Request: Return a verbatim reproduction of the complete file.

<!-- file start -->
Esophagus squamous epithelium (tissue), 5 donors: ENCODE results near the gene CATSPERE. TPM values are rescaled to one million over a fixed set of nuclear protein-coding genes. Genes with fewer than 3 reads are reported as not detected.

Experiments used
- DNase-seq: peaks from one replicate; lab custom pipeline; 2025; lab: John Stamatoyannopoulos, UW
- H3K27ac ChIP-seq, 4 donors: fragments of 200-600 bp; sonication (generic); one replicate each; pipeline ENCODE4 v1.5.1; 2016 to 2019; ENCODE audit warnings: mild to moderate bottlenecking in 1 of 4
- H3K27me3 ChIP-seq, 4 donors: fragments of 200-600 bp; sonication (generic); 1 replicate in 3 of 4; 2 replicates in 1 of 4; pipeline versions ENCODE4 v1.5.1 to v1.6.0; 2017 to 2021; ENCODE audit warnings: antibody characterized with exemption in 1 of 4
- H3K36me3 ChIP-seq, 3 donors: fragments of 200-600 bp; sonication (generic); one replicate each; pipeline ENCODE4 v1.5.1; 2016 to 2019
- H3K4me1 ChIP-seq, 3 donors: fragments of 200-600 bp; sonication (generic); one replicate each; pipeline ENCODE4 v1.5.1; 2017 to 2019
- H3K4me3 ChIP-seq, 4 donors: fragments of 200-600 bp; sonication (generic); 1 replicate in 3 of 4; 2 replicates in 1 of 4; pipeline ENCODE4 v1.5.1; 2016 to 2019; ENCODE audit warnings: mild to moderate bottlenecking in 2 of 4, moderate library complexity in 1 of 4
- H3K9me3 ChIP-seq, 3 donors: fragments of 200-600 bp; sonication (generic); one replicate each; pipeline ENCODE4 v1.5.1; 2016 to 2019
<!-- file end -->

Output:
Esophagus squamous epithelium (tissue), 5 donors: ENCODE results near the gene CATSPERE. TPM values are rescaled to one million over a fixed set of nuclear protein-coding genes. Genes with fewer than 3 reads are reported as not detected.

Experiments used
- DNase-seq: peaks from one replicate; lab custom pipeline; 2025; lab: John Stamatoyannopoulos, UW
- H3K27ac ChIP-seq, 4 donors: fragments of 200-600 bp; sonication (generic); one replicate each; pipeline ENCODE4 v1.5.1; 2016 to 2019; ENCODE audit warnings: mild to moderate bottlenecking in 1 of 4
- H3K27me3 ChIP-seq, 4 donors: fragments of 200-600 bp; sonication (generic); 1 replicate in 3 of 4; 2 replicates in 1 of 4; pipeline versions ENCODE4 v1.5.1 to v1.6.0; 2017 to 2021; ENCODE audit warnings: antibody characterized with exemption in 1 of 4
- H3K36me3 ChIP-seq, 3 donors: fragments of 200-600 bp; sonication (generic); one replicate each; pipeline ENCODE4 v1.5.1; 2016 to 2019
- H3K4me1 ChIP-seq, 3 donors: fragments of 200-600 bp; sonication (generic); one replicate each; pipeline ENCODE4 v1.5.1; 2017 to 2019
- H3K4me3 ChIP-seq, 4 donors: fragments of 200-600 bp; sonication (generic); 1 replicate in 3 of 4; 2 replicates in 1 of 4; pipeline ENCODE4 v1.5.1; 2016 to 2019; ENCODE audit warnings: mild to moderate bottlenecking in 2 of 4, moderate library complexity in 1 of 4
- H3K9me3 ChIP-seq, 3 donors: fragments of 200-600 bp; sonication (generic); one replicate each; pipeline ENCODE4 v1.5.1; 2016 to 2019